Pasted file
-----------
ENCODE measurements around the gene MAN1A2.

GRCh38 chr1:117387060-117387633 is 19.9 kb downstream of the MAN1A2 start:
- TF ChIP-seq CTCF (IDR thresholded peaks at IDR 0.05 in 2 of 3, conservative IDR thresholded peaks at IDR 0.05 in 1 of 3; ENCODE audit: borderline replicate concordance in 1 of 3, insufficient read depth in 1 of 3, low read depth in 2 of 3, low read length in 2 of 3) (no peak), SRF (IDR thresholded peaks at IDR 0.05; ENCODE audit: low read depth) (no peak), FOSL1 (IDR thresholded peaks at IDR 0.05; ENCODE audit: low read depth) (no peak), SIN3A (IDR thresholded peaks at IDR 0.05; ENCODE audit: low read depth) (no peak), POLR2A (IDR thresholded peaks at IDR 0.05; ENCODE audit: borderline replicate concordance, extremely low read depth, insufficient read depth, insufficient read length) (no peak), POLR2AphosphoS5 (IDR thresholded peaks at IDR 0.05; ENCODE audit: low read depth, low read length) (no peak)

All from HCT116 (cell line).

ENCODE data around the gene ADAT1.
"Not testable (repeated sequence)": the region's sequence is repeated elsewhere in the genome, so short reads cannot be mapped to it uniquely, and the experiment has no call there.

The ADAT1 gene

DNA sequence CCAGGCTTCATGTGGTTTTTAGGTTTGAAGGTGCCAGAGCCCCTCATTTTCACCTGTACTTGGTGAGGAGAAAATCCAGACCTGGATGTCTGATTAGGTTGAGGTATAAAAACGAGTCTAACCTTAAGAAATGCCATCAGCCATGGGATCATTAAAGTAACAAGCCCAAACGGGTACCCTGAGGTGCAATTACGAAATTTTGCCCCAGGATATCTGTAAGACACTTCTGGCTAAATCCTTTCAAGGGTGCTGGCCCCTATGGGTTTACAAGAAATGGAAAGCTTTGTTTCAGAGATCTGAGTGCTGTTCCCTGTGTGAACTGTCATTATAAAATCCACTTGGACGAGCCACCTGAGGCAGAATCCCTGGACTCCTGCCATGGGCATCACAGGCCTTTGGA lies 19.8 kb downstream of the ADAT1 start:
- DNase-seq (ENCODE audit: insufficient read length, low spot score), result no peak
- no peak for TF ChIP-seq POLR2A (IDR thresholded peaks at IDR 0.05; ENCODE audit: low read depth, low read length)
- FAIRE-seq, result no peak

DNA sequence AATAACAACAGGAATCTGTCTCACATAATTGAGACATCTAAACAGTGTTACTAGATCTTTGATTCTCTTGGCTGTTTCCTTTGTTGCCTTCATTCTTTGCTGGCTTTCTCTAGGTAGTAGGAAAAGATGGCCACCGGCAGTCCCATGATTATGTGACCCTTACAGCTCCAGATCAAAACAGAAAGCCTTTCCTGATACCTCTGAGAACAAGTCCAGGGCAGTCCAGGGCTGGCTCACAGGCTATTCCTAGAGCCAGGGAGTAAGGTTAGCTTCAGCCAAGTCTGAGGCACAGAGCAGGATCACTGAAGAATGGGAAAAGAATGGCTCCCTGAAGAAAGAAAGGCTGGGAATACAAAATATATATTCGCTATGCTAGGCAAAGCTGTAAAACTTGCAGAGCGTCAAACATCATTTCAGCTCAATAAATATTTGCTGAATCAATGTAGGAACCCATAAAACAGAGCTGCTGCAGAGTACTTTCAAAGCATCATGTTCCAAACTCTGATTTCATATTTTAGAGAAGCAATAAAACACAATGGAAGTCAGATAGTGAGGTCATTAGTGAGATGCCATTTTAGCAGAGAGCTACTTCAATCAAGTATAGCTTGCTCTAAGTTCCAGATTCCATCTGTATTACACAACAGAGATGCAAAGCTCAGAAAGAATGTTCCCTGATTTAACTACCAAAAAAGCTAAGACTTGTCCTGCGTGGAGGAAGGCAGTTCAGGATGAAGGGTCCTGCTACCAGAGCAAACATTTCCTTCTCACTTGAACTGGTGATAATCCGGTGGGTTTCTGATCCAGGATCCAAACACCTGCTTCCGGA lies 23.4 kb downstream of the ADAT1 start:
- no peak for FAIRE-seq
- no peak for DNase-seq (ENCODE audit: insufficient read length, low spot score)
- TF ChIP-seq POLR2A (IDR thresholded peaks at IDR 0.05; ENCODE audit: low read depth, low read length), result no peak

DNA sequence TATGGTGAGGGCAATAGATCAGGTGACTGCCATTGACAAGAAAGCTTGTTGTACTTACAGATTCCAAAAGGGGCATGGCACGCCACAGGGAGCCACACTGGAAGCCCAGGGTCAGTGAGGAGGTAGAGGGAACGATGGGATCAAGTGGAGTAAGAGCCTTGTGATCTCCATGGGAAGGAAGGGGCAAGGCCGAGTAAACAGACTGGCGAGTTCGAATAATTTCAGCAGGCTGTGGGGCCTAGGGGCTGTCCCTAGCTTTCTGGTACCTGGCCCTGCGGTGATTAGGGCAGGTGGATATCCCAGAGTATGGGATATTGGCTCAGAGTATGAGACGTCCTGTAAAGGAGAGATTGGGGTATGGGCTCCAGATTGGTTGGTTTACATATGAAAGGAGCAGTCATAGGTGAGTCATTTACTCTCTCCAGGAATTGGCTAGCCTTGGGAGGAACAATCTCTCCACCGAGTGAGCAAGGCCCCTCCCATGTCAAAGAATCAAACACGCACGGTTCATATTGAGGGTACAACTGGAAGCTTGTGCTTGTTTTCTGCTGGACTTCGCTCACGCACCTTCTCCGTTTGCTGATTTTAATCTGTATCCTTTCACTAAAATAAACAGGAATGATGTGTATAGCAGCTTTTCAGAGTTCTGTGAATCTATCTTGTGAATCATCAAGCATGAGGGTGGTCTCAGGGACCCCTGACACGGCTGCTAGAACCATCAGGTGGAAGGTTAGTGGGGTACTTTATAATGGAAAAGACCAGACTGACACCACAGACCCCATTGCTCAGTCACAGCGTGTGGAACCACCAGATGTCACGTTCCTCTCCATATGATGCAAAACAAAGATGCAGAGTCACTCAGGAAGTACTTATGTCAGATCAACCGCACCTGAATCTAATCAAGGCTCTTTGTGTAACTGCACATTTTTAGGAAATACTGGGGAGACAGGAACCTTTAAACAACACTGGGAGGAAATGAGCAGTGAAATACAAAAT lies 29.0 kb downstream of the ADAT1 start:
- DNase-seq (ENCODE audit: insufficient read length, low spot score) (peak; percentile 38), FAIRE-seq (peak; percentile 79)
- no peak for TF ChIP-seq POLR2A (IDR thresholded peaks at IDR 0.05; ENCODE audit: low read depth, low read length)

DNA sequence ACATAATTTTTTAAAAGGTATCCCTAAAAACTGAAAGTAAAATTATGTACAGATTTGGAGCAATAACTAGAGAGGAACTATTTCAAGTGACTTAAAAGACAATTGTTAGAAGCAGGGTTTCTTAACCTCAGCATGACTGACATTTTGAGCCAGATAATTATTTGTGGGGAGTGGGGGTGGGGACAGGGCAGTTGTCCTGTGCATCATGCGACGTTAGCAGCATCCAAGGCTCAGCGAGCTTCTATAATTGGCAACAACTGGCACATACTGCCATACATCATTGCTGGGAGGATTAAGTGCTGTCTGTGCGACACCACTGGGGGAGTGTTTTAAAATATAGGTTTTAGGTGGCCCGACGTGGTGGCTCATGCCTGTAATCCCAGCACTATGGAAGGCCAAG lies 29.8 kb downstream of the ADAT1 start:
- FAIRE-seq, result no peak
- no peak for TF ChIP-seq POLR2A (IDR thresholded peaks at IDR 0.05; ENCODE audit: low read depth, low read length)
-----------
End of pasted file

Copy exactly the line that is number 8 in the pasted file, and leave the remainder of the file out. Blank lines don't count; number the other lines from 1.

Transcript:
DNA sequence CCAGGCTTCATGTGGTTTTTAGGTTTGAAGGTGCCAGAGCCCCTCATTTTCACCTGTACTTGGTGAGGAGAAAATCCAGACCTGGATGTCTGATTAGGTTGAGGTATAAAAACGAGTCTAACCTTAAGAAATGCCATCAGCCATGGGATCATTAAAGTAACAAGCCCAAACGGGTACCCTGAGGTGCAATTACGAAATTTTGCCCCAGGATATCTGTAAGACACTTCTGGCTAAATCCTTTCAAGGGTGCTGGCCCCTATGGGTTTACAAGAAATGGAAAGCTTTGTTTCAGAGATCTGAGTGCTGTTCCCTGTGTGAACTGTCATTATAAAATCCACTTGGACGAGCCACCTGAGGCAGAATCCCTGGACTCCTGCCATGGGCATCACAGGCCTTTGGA lies 19.8 kb downstream of the ADAT1 start: